p We consume all sorts of things before really knowing how they’re going to affect us, including probiotics and dietary supplements.

For instance, vitamin A might kill a bacteria hypothesized to promote childhood growth.

How supplements impact our microbiome is important, not so much for dodos taking fists full of pills to “stay healthy” as for folks suffering from malnutrition, especially in lower-income countries.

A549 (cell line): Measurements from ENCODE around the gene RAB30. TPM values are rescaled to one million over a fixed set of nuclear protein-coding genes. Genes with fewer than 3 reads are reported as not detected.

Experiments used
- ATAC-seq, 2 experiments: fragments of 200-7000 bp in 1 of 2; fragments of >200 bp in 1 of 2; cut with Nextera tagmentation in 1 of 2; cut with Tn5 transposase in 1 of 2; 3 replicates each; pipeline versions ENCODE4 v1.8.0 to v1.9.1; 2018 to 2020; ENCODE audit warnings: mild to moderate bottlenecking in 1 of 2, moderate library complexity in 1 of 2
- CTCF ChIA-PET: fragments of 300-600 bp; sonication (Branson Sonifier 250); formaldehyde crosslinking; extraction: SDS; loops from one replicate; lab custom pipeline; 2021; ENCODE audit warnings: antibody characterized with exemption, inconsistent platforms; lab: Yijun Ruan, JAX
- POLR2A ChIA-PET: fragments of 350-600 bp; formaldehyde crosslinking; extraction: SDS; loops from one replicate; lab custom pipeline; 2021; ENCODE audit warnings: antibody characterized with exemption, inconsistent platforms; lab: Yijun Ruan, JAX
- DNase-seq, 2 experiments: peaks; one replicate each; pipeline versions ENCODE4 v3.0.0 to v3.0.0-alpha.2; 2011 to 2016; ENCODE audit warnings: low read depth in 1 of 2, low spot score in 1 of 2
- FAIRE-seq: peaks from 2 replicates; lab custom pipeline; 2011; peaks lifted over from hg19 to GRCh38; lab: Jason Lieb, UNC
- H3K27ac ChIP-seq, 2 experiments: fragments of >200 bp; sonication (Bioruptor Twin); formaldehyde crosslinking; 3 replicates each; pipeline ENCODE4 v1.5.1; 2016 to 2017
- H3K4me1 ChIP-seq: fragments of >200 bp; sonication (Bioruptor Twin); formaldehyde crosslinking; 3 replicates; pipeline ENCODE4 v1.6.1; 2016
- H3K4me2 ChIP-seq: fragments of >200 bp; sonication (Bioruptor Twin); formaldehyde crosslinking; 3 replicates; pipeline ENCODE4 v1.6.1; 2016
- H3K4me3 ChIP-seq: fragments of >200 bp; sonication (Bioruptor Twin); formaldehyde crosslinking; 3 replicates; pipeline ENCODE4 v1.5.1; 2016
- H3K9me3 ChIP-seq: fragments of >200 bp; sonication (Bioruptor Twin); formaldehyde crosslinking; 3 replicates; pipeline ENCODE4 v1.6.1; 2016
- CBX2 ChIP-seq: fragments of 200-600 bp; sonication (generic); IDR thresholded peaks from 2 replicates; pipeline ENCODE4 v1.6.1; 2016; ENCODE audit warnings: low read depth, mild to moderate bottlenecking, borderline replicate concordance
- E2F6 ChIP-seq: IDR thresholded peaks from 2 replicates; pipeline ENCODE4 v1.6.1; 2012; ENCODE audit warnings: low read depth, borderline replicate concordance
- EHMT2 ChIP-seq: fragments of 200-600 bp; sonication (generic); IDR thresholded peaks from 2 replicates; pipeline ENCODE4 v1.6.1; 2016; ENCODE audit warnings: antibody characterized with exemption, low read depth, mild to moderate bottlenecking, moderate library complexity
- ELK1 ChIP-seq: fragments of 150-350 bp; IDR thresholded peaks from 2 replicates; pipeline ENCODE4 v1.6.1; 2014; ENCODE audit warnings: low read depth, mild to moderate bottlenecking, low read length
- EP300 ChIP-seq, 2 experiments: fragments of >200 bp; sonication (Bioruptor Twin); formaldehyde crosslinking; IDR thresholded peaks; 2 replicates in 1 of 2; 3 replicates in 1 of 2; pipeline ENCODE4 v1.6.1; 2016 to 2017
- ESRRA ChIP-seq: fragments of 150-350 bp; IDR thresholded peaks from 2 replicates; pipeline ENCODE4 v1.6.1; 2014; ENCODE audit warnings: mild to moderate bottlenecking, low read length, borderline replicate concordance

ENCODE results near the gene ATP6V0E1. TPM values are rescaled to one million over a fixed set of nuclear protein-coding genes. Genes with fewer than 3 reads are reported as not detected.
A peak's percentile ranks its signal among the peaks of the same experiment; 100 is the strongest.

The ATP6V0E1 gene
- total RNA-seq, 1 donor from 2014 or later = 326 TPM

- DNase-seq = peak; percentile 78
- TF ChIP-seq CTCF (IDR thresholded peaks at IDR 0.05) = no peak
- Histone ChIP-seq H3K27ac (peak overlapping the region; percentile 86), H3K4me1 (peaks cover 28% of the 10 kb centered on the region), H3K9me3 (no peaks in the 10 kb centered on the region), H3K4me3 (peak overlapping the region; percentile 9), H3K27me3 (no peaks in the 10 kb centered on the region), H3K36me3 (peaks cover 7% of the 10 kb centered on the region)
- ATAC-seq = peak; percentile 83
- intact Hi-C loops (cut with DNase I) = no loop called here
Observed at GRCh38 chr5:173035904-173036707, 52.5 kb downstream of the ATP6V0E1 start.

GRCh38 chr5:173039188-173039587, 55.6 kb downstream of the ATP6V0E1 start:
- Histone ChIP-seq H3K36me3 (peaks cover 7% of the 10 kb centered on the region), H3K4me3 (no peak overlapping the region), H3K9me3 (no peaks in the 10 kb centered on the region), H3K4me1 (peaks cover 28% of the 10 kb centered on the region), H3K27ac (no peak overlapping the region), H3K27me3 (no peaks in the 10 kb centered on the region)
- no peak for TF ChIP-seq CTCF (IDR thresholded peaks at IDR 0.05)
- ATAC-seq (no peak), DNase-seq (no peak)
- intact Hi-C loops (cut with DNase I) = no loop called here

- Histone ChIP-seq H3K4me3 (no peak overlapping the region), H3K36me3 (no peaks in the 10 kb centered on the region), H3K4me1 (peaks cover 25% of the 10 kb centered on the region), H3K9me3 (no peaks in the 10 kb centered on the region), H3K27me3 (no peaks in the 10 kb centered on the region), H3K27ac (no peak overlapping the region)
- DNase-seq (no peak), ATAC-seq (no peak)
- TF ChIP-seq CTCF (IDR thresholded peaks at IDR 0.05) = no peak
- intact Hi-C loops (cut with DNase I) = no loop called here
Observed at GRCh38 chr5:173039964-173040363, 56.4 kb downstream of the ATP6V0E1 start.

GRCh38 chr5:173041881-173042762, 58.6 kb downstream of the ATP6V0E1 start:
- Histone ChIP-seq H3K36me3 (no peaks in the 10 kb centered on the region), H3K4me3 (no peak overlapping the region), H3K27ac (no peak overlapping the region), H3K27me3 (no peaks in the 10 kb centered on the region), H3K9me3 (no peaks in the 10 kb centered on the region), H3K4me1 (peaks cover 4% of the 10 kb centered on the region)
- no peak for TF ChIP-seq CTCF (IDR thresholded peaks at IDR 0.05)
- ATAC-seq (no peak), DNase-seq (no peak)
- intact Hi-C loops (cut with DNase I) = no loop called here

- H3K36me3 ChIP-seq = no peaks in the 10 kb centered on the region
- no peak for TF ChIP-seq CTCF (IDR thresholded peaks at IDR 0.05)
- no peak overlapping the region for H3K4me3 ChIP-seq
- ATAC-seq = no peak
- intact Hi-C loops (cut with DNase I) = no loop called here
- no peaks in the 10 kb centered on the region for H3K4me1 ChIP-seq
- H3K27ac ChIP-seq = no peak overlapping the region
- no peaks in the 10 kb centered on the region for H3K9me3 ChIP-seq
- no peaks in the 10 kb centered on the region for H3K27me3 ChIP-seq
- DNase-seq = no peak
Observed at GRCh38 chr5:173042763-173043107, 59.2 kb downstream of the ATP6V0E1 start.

But in a new study in mice, a vitamin A deficiency allowed one potentially beneficial species of gut bacteria to flourish.

The gut microbiome is simply the slew of bacteria living inside our guts that play a role in our digestion.

A team of American researchers has been studying the effects of diet on the microbiome for a while, by raising human bacterial colonies inside mice guts.

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